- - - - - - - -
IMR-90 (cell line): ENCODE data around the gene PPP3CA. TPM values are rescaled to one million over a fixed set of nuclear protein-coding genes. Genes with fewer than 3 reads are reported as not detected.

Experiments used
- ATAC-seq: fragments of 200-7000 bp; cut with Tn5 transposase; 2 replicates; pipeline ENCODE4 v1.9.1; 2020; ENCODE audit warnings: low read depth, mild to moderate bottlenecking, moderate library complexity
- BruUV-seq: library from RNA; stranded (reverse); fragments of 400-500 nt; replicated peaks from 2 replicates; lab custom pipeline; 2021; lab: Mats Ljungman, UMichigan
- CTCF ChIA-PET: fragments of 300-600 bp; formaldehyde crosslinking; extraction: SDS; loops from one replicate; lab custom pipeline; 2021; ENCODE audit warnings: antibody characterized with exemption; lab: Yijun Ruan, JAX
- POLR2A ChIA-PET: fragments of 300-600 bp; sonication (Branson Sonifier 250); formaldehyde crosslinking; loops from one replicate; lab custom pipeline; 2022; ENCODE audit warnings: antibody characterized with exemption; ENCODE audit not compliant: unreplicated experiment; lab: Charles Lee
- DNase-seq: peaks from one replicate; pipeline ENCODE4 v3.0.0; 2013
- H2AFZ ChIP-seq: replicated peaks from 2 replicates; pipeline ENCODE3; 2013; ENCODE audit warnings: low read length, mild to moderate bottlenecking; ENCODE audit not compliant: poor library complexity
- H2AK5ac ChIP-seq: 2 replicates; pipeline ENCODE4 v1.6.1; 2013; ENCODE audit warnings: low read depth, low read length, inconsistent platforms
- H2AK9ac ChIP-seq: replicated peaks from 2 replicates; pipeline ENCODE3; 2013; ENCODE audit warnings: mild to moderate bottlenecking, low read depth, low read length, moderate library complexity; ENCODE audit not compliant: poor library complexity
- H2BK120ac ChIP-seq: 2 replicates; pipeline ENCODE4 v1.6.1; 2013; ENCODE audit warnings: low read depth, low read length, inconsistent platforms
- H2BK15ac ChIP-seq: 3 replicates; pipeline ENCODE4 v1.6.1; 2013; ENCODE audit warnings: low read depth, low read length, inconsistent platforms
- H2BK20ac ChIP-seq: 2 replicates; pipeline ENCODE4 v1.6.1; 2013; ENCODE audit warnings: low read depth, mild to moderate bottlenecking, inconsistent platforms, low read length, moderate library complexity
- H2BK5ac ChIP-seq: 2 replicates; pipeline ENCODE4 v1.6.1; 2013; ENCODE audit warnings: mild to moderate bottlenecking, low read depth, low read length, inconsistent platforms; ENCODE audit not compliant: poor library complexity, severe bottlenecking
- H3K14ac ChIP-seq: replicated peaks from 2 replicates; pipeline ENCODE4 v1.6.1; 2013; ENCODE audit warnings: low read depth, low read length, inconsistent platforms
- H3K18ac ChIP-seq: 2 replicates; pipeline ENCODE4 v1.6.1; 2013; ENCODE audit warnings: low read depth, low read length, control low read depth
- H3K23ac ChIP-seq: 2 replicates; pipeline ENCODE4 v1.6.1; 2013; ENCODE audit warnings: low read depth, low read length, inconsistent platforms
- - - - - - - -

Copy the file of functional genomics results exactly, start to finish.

IMR-90 (cell line): ENCODE data around the gene PPP3CA. TPM values are rescaled to one million over a fixed set of nuclear protein-coding genes. Genes with fewer than 3 reads are reported as not detected.

Experiments used
- ATAC-seq: fragments of 200-7000 bp; cut with Tn5 transposase; 2 replicates; pipeline ENCODE4 v1.9.1; 2020; ENCODE audit warnings: low read depth, mild to moderate bottlenecking, moderate library complexity
- BruUV-seq: library from RNA; stranded (reverse); fragments of 400-500 nt; replicated peaks from 2 replicates; lab custom pipeline; 2021; lab: Mats Ljungman, UMichigan
- CTCF ChIA-PET: fragments of 300-600 bp; formaldehyde crosslinking; extraction: SDS; loops from one replicate; lab custom pipeline; 2021; ENCODE audit warnings: antibody characterized with exemption; lab: Yijun Ruan, JAX
- POLR2A ChIA-PET: fragments of 300-600 bp; sonication (Branson Sonifier 250); formaldehyde crosslinking; loops from one replicate; lab custom pipeline; 2022; ENCODE audit warnings: antibody characterized with exemption; ENCODE audit not compliant: unreplicated experiment; lab: Charles Lee
- DNase-seq: peaks from one replicate; pipeline ENCODE4 v3.0.0; 2013
- H2AFZ ChIP-seq: replicated peaks from 2 replicates; pipeline ENCODE3; 2013; ENCODE audit warnings: low read length, mild to moderate bottlenecking; ENCODE audit not compliant: poor library complexity
- H2AK5ac ChIP-seq: 2 replicates; pipeline ENCODE4 v1.6.1; 2013; ENCODE audit warnings: low read depth, low read length, inconsistent platforms
- H2AK9ac ChIP-seq: replicated peaks from 2 replicates; pipeline ENCODE3; 2013; ENCODE audit warnings: mild to moderate bottlenecking, low read depth, low read length, moderate library complexity; ENCODE audit not compliant: poor library complexity
- H2BK120ac ChIP-seq: 2 replicates; pipeline ENCODE4 v1.6.1; 2013; ENCODE audit warnings: low read depth, low read length, inconsistent platforms
- H2BK15ac ChIP-seq: 3 replicates; pipeline ENCODE4 v1.6.1; 2013; ENCODE audit warnings: low read depth, low read length, inconsistent platforms
- H2BK20ac ChIP-seq: 2 replicates; pipeline ENCODE4 v1.6.1; 2013; ENCODE audit warnings: low read depth, mild to moderate bottlenecking, inconsistent platforms, low read length, moderate library complexity
- H2BK5ac ChIP-seq: 2 replicates; pipeline ENCODE4 v1.6.1; 2013; ENCODE audit warnings: mild to moderate bottlenecking, low read depth, low read length, inconsistent platforms; ENCODE audit not compliant: poor library complexity, severe bottlenecking
- H3K14ac ChIP-seq: replicated peaks from 2 replicates; pipeline ENCODE4 v1.6.1; 2013; ENCODE audit warnings: low read depth, low read length, inconsistent platforms
- H3K18ac ChIP-seq: 2 replicates; pipeline ENCODE4 v1.6.1; 2013; ENCODE audit warnings: low read depth, low read length, control low read depth
- H3K23ac ChIP-seq: 2 replicates; pipeline ENCODE4 v1.6.1; 2013; ENCODE audit warnings: low read depth, low read length, inconsistent platforms